This was my first time staying at Taj Safaris in Bandhavgarh, and was there because it was where my friend and naturalist Yugdeep was currently working, and because at this time of year, it’s actually a bit more affordable! Mahua Kothi lodge is spectacularly lovely. Spacious and luxurious mud-style huts, with large courtyards piled high with pillows and various seating areas, and all set out in thick bamboo thickets. Taj hospitality is typically wonderful, and I think I got the best room in the house, and the best butler – Vishnu from Nepal. A next-door neighbour to another naturalist friend at Ken River, Shukra as it turns out.

Serpent Eagles in synchronized mating flight.

Serpent Eagles in synchronized mating flight.


So off into the forest I went with Yugdeep. Just he and I, which is another luxury of this time of year. April and May are stinking hot in many parts of the country, but for wildlife: cost, smaller crowds and spectacular photo ops, you can't beat it.

Macaque family

Macaque family


I had had such wonderful tiger sightings in Tadoba earlier with CV, that my immediate tiger thirst was a little quenched, so we decided to avoid 'the Horde' and meander the forest. Which, happily, you can do again in Bandhavgarh! They’ve broken up the Tala zone and removed the route system. So no more centre-point check-ins - back to roaming at will, chasing alarm calls, or sitting quietly waiting for the action to come to you.

Chital in mid-leap

Chital in mid-leap


The park gives the appearance of being much emptier this way, since the majority of the vehicles are tiger chasing and sitting at the sites of a more ‘sure-thing’ sighting. They’ve also opened up routes within the zone that have not been opened for a while. I’m cautiously optimistic about the park, having arrived believing it might be my last visit here, to thinking I’ll definitely have to come back. They’re also talking about opening walking zones in the park, and opening up a separate gate and area next year. Fingers and toes are crossed! Might throw in a few eyes too... two at least.

Indian Pitta calling for a girlfriend

Indian Pitta calling for a girlfriend


But, I digress! Where was I? oh yes, meandering the forest. About 20 minutes in, we were driving through the Barua Nala area, when chitals started to sound the alarm and broke from the undercover, darting across the road. Curious, we slowed down, and looked into the nala (valley) to our right and “tiger”!!

Vanvai

Vanvai


A beautiful girl, about 4-5 years old and referred to as Vanvai. Yugdeep had last seen her a couple of weeks earlier, heavily pregnant and now she wasn’t. She may have left the cubs to get a drink, or maybe try to make a kill since she was panting very heavily and with the way the chitals ran from the nala, this was likely the case. Regardless, she was walking straight for us!

Vanvai catching her breath

Vanvai catching her breath


She is apparently a normally shy girl, but we were the only vehicle there, and pretty quiet. She seemed quite calm and unphased by us as she settled in a nearby thicket. What a sighting!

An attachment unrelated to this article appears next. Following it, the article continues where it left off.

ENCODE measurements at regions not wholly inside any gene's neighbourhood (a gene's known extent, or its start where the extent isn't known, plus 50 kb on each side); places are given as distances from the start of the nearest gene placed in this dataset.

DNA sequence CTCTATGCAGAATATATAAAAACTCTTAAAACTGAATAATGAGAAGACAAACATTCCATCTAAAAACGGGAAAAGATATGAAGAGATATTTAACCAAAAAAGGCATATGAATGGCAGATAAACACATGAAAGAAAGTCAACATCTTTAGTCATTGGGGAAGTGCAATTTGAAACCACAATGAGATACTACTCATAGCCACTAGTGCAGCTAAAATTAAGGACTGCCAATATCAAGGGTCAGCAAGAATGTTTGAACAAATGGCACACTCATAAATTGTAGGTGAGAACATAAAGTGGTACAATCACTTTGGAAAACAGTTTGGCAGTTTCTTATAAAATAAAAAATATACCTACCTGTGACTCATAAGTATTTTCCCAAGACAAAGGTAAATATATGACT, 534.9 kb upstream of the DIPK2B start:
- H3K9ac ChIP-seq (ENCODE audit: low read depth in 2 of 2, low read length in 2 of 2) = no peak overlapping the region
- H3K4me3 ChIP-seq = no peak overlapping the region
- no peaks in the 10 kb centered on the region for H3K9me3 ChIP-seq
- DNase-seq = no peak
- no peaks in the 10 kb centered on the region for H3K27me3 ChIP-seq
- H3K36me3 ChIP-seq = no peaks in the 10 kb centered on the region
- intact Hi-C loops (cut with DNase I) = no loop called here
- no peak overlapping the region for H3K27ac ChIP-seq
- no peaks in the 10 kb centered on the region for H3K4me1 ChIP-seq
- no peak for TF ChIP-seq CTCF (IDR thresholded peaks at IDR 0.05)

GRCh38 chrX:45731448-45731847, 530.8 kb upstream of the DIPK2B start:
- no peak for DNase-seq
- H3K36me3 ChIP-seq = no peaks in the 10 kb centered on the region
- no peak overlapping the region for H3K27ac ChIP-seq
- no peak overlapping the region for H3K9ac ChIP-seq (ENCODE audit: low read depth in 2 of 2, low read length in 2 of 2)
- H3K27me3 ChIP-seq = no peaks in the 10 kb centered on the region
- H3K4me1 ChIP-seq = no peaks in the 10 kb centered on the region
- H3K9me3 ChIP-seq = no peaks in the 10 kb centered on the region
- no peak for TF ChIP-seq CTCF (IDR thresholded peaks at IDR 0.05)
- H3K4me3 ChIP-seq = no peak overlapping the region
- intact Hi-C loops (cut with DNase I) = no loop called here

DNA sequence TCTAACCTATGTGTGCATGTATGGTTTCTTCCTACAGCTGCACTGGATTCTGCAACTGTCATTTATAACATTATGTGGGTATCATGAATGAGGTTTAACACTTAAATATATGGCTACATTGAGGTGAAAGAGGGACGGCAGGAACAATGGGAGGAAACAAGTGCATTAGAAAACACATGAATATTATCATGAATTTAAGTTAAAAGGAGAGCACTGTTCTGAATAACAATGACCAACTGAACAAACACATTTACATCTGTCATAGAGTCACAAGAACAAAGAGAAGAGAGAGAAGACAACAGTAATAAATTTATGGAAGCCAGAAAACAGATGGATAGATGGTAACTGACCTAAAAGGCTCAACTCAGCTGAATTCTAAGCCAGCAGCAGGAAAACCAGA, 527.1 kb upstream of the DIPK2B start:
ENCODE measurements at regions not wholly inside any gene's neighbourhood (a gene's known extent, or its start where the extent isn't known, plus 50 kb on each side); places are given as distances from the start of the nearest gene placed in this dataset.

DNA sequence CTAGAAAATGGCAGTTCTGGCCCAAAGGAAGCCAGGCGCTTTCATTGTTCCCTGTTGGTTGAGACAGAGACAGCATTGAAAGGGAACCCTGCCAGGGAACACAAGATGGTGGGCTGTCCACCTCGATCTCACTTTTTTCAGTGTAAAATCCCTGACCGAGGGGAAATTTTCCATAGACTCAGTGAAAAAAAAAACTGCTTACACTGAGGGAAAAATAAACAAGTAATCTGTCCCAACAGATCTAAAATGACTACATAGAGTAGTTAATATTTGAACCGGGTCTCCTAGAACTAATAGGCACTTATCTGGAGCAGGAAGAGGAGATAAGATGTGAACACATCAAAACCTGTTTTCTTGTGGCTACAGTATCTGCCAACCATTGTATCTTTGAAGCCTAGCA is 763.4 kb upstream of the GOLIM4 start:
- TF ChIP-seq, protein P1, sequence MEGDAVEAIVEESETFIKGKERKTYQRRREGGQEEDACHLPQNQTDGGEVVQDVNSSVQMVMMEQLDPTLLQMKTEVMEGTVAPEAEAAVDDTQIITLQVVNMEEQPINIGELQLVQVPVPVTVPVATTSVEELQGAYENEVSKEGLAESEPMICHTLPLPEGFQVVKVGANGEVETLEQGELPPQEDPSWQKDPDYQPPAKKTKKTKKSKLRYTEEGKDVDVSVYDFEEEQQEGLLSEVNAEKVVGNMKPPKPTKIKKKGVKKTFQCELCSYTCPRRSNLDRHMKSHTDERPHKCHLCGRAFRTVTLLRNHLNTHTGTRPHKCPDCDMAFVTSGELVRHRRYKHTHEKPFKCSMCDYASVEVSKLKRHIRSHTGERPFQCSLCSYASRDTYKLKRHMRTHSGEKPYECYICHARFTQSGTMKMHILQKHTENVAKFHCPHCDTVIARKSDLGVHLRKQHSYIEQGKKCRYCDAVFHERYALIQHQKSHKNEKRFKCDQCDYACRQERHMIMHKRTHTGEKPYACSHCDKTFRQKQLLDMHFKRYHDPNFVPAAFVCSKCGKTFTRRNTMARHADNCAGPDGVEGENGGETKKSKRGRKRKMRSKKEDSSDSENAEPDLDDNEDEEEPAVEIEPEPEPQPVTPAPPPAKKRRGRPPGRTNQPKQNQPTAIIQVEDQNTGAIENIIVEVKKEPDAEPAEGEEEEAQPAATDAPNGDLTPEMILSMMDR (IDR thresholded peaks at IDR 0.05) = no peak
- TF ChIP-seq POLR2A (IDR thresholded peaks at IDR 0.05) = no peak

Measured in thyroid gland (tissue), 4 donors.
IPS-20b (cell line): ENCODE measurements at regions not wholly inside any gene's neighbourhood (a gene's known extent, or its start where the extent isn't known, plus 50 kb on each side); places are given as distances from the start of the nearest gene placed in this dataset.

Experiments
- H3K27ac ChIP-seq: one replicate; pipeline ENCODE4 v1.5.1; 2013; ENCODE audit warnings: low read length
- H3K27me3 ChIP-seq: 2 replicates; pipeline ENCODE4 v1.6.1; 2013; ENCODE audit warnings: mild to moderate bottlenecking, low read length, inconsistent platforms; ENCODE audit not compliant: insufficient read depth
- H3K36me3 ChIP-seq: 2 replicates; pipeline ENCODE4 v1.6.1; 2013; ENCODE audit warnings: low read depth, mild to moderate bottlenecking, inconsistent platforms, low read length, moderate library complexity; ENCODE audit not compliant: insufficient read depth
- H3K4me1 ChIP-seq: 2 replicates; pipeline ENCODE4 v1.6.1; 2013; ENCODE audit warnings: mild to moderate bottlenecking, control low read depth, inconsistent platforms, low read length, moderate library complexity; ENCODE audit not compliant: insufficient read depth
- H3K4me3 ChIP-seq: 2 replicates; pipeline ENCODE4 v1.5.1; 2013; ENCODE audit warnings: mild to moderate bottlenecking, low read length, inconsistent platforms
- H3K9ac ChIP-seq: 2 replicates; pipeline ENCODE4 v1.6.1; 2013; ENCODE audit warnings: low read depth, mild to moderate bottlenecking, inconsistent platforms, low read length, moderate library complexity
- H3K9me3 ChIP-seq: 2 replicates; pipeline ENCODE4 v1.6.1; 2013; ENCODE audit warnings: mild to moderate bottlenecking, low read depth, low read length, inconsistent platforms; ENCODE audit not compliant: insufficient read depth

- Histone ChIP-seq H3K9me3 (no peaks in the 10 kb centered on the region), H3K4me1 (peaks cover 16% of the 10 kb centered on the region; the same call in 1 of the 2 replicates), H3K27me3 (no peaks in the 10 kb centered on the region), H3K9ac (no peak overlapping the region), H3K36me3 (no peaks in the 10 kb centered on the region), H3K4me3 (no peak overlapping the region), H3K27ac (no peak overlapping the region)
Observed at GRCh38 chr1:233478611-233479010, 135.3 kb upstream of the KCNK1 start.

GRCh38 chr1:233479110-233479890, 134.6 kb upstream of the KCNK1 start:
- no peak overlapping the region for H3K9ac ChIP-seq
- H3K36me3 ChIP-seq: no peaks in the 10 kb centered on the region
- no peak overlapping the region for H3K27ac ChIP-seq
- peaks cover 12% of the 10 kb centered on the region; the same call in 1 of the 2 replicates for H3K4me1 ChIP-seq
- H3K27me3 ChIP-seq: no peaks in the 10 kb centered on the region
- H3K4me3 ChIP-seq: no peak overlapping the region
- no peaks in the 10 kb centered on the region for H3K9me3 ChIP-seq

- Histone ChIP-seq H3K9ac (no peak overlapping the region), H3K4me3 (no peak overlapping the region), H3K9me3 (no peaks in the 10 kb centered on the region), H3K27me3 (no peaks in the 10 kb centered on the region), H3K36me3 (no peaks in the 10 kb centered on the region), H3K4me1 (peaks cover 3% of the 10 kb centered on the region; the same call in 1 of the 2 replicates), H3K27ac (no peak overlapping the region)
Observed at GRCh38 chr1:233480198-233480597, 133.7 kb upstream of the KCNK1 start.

Vanvai looking sweet

Vanvai looking sweet


We spent almost an hour with her, as she sprayed, wandered, sat, rubbed up and down trees, walked on the road and sharpened her claws in a dead stump, not 10 feet from us! Unbelievable! And the whole time, no one joined us.

Vanvai marking a tree

Vanvai marking a tree


Finally she started to walk back down the nala, and then must have heard something, since she started running. So fast, the ground she covered. Then she broke through the bamboo, and ran across the road and up into the hill. There was intense growling and thrashing about that sounded so close I was actually nervous for the first time, as was Yugdeep. We wondered if she had heard her cubs call, or sensed a predator. Some boars broke cover and moved out of the thicket. Soon the noise died down, and peace swept over the nala again. So exhilarating!

Vanvai scratching into a log, with great concentration!

Vanvai scratching into a log, with great concentration!


After this long encounter, we moved out and continuing our original meandering plan, coming across 'the Horde' gathered around a female tiger far in the distance and exited the park. Bandhavgarh is back! Please please let it stay!!!

Tickell's Blue Flycatcher

Tickell's Blue Flycatcher


Langur playing peekaboo

Langur playing peekaboo


Tuesday morning was a quieter one. Not too much activity happening for the most part, but some lovely birds and explored a newly opened area. Wonderful to photography trees and monkeys that I haven’t been able to do during the last few visits racing around at top speeds.

The Horde, waiting in vain for Bokha to appear.

The Horde, waiting in vain for Bokha to appear.


Came across 'the Horde' gathered around Bokha, who we couldn’t actually see, deep in a thicket. We left to spend time in the forested stream area near the entrance to the Tala zone, looking for racket-tailed drongos and other birds, when the tigress who killed Chorbhera this year sauntered down the stream, just like Chorbhera had done for me many times before. She has a bad eye, from the mortal fight she had with poor Chorbhera. A nice, but quick sighting, before she settled well out of sight in the cool stream.

New tigeress, who vanquished Chorbera

New tigeress, who vanquished Chorbera